The use of the GamePad is not exactly innovative, being used in much the same way the DS’ second screen was in the early days, as a menu screen and for move assignments. Once you have built up enough Ki by attacking enemies and taking damage you can unleash your Ninpo, a special skill that will eliminate all enemies on the battlefield which is graphically entertaining and useful given the difficulty in this version of the game seems to have been upped by adding extra enemies, something that gets monotonous when you’re still in the same area bashing the same buttons to kill the same two or three character models within the perimeter. Eventually the bosses do come and they can be quite fun to fight but only because they’re big or brash or just plain different - the challenge is still just bashing those buttons and dodging quickly enough to survive. It really is a brute force kind of a game, rather than the subtle, deep excellence of titles past. On the flip-side it does mean anyone who can play it, can beat it. The length of the title is extended thanks to the added missions and will take the average gamer eight or so hours to plough through. Thanks to the extra volume of enemy it is a challenging title on normal difficulty but manageable still. This is sure to be welcomed by fans of the series although it still provides nothing like the challenge or sense of achievement the first two games offer.
The WiiU GamePad is not designed with ergonomics as the first thought given it needs to house the touchscreen in the middle which impacts any industrial design somewhat. It’s wonderfully tactile when in use and suited well to this type of third-person action but as it’s a weighty beast and doesn’t sit and mould into every curve of your hands an extended game session can lead to pains in the limbs with opposable thumbs. It would be better to use the Pro controller if you own one but you might choose to use it because of the reasons mentioned above and also as it is how you can best choose your upgrade paths - something which adds to the game and was sorely missing from the non sharp-edged version of the game. Of course, the ultimate use and one Team Ninja did well to incorporate is that you can turn the TV off and play the game purely via the GamePad - arguably the best use of the controller the unique WiiU can provide. Graphically you think you’re playing a current gen HD game which is to be expected as the game will have been ported and added to, rather than built ground up for the novel hardware. It’s not spectacular by any means though - not up there with the best Uncharted or Project Gotham - and does seem to offer a halo effect around many character models throughout (an issue with the native 1080 screen serving up the 720 image no doubt - a situation many will encounter) but will impress anyone more used to the Wii’s imaging capabilities.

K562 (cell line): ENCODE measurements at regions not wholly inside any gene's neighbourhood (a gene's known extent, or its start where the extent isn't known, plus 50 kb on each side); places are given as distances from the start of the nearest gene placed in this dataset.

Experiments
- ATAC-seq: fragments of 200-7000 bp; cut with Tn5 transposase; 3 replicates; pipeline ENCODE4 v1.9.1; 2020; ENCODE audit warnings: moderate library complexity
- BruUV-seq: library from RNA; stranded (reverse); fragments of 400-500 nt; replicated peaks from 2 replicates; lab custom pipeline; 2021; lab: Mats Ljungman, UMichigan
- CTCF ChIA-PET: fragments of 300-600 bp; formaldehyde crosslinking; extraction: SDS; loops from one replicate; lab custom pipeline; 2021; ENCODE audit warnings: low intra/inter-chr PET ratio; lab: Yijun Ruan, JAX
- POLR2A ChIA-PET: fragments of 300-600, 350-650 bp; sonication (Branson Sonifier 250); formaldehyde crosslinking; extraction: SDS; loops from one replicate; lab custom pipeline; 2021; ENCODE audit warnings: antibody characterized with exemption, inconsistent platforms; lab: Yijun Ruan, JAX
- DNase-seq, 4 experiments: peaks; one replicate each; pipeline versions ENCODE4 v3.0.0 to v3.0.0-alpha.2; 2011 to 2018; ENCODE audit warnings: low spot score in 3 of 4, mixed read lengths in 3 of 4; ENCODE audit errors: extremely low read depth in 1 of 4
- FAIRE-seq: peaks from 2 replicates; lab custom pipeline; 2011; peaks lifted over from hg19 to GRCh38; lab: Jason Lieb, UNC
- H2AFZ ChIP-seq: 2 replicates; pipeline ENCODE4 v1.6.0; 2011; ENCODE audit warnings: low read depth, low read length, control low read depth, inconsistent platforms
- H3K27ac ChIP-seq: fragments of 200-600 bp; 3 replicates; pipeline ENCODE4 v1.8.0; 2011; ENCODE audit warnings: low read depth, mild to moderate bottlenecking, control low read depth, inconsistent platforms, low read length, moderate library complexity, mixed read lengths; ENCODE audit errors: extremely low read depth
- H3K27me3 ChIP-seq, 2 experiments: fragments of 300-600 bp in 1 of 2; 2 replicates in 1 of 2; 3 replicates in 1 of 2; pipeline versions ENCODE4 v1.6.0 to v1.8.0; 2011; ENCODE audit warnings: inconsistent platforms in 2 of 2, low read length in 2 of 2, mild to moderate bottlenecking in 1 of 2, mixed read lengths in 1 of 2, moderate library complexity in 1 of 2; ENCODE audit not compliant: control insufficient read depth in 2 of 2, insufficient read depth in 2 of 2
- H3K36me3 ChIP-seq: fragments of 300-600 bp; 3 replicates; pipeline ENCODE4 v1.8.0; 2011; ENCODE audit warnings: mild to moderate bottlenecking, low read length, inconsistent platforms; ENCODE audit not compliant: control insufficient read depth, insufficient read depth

In the end then what we’ve got here is a failure to inspire. The game is novel for a Nintendo console this side of the N64 and encouraging given it’s a good standard technically, a hardcore gamer’s game on paper and all from a third-party. But it’s not enough to just do that - it feels like a repeat (which it is in the main), it’s yesterday’s news and to top it all off it’s not the hardcore problem for the best gamers to solve that might have been expected by someone who has heard of the Ninja Gaiden games before. For Nintendo it’s a minor win (the game will be on other consoles later this year) and an early statement of intent for this platform’s life cycle, but for Team Ninja it’s too little too late for fans of the series and even then not on a par with what’s gone before.